• Home
  • Pregnancy &
Breastfeeding
  • Bookshop
  • Contact us
  • Donate now
  • Frequently Asked Questions
  • Please read

The Motherisk Nausea and Vomiting of Pregnancy (NVP) Forum

Motherisk receives questions from around the world about morning sickness symptoms, effects, treatments and ways to cope. Those questions and answers are posted here for anyone to read, provided the reader acknowledges and accepts the proviso and disclaimer below.

Worries about maintaining a healthy diet

Coping
Date: 2001-04-30

Question:
I am a 7 week pregnant, 32 year old woman. This is my first pregnancy and I have been experiencing extreme nausea. My gynecologist prescribed Diclectin to relieve the nausea, but after taking it for a few days, I stopped using it as it caused severe drowsiness. Apart from taking Diclectin, the only other measures that I have been taking for the nausea are those described in the Healthy Beginnings handbook. But so far, I have had no relief. Otherwise, I am in good health. The problem is that I feel this nausea 24 hours a day and I find it very difficult to carry on a normal life. Although, to date, I rarely vomit, the nausea is unbearable at times. It is a vicious circle since any food I eat makes me nauseous, even when I am hungry. My diet lately has consisted mainly of fruit, soda crackers, and some very light soup, which are the only foods that don't make me feel nauseous. I also frequently have indigestion and, on rare occasions, diarrhea. I drink enough liquids every day, but worry about the fetus' health since I can't stomach what would be considered to be a well-balanced diet. In the last 7 weeks, I have actually lost two or three pounds. This really worries me. I would like to know if it is normal to feel sick not only in the morning but 24 hours per day. Do you have any recommendations? Also, how can I meet the fetus' nutritional needs while enduring this sickness? Any advice would be greatly appreciated, as I am getting desperate with this relentless sickness.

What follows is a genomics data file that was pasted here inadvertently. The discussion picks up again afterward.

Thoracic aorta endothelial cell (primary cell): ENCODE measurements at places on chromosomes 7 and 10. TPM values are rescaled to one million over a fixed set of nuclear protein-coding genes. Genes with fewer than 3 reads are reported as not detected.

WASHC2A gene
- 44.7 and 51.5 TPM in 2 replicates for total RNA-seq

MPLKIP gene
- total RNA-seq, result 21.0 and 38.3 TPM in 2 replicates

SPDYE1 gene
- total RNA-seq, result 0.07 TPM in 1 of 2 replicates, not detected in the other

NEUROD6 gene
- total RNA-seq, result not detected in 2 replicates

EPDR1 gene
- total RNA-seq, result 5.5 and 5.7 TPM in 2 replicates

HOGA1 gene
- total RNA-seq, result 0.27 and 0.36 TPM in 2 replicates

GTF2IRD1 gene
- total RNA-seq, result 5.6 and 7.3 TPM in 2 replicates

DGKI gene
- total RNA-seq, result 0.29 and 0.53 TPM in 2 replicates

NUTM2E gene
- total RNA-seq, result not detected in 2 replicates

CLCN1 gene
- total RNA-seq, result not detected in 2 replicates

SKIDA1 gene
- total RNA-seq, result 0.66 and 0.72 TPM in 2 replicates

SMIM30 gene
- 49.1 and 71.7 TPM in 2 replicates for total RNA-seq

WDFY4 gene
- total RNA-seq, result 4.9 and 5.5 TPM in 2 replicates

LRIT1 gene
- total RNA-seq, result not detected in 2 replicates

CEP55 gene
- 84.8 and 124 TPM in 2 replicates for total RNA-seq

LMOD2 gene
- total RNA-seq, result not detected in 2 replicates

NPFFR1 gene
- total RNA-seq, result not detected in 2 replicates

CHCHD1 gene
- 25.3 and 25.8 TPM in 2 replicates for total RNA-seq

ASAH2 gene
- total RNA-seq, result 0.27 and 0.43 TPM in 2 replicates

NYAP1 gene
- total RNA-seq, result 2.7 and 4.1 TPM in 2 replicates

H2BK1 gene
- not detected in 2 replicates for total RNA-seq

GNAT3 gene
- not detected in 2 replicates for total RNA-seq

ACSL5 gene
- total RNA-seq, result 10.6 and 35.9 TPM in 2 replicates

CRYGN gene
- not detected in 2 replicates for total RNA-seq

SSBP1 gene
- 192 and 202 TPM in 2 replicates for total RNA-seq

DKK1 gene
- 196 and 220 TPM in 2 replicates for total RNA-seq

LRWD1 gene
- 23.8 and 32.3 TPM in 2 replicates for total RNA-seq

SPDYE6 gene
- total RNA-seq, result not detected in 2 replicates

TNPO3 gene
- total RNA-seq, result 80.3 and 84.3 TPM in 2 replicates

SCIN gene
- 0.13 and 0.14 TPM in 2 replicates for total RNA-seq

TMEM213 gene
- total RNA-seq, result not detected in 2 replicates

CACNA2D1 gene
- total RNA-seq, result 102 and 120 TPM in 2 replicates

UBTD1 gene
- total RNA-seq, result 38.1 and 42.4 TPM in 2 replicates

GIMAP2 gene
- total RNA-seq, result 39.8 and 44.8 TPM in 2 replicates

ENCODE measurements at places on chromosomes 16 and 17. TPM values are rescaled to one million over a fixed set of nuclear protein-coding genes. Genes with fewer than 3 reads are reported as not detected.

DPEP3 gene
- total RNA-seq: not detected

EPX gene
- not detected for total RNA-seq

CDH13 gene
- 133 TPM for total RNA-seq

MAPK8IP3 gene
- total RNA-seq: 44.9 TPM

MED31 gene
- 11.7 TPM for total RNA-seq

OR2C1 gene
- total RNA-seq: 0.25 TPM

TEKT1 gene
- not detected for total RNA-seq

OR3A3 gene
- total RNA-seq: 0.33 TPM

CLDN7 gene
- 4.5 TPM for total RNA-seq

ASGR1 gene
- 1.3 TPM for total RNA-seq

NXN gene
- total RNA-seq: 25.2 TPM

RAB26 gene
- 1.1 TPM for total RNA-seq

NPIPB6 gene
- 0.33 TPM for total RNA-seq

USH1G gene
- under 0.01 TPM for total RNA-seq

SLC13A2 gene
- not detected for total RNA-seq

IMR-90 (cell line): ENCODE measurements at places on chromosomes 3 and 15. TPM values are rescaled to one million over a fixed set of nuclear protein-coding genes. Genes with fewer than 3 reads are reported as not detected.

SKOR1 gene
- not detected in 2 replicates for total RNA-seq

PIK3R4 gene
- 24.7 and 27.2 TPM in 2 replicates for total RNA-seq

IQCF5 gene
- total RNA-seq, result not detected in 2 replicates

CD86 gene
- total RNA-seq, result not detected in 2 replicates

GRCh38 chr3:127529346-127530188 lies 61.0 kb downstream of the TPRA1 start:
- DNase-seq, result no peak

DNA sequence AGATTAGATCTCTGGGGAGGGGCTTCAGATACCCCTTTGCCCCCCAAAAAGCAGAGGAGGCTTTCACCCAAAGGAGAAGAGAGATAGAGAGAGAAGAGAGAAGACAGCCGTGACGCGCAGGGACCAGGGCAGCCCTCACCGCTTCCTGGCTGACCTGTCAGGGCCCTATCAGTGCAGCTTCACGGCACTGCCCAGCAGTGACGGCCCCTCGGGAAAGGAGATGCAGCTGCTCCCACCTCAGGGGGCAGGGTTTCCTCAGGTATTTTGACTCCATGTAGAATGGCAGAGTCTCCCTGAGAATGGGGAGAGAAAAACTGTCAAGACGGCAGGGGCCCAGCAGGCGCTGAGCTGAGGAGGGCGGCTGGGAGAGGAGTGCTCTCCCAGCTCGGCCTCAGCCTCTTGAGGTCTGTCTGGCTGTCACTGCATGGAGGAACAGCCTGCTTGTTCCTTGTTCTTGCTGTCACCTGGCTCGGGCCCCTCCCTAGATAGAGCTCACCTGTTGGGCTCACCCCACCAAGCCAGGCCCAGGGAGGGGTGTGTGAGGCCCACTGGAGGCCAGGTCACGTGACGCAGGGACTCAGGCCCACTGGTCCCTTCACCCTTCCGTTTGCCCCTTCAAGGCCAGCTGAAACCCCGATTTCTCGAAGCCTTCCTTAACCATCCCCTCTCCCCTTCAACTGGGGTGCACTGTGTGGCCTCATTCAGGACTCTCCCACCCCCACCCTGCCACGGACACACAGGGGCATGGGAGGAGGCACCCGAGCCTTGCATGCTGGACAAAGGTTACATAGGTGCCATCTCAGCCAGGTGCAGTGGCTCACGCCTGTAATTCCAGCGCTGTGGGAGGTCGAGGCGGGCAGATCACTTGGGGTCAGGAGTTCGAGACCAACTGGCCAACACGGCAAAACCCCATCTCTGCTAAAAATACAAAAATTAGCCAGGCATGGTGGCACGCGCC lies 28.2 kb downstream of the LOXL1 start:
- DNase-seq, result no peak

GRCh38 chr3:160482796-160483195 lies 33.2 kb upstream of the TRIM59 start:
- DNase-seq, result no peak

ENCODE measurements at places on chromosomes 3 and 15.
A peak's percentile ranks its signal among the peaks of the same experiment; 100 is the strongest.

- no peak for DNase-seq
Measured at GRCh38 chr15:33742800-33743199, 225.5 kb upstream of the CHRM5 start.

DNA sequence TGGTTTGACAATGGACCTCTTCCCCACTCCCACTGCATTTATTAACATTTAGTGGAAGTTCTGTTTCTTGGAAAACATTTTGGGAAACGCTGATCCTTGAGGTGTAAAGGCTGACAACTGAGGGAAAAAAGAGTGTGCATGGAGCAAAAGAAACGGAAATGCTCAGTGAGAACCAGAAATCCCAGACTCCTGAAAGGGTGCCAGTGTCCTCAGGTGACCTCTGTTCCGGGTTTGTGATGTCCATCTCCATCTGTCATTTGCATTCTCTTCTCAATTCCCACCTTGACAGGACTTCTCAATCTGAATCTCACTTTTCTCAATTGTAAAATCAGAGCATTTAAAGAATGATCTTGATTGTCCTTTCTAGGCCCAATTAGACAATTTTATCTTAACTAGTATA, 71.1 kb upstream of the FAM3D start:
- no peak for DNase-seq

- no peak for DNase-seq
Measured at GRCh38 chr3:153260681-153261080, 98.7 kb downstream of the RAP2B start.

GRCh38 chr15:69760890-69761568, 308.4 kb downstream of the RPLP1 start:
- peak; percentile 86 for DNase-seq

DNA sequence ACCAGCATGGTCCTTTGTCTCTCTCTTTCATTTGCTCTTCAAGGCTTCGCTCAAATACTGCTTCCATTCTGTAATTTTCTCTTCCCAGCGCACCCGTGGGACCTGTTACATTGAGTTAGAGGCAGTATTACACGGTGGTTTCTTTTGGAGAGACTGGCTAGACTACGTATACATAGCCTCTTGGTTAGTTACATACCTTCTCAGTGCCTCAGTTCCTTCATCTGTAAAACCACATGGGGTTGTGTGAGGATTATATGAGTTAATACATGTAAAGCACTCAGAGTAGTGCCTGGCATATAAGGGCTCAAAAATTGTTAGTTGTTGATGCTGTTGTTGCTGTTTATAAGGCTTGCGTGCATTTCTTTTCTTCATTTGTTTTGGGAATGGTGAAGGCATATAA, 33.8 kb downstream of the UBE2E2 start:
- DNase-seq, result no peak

Answer:
Nausea and vomiting of pregnancy is so common (especially in the first trimester) that it affects 50% to 80% of all pregnant women. For most, it can last all day and make it difficult to carry on a normal life.

Eating right can be most difficult. But since you still seem to be able to eat and drink and are probably taking vitamin supplements, maintaining a perfectly well-balanced diet should not worry you too much. For more information, please phone our NVP Helpline at 1-800-436-8477. We might also be able to give you information on how to deal with the possible side effects of Diclectin.

Valid XHTML 1.0 Transitional [Valid RSS]

* - "MOTHERISK - Treating the mother - Protecting the unborn" is an official mark of The Hospital for Sick Children. All rights reserved.

The information on this website is not intended as a substitute for the advice and care of your doctor or other health-care provider. Always consult your doctor if you have any questions about exposures during pregnancy and before you take any medications.

Copyright © 1999-2013 The Hospital for Sick Children (SickKids). All rights reserved.

The Hospital for Sick Children (SickKids) is a health-care, teaching and research centre dedicated exclusively to children; affiliated with the University of Toronto. For general inquires please call: 416-813-1500.

  |  Contact SickKids  |  Terms of Use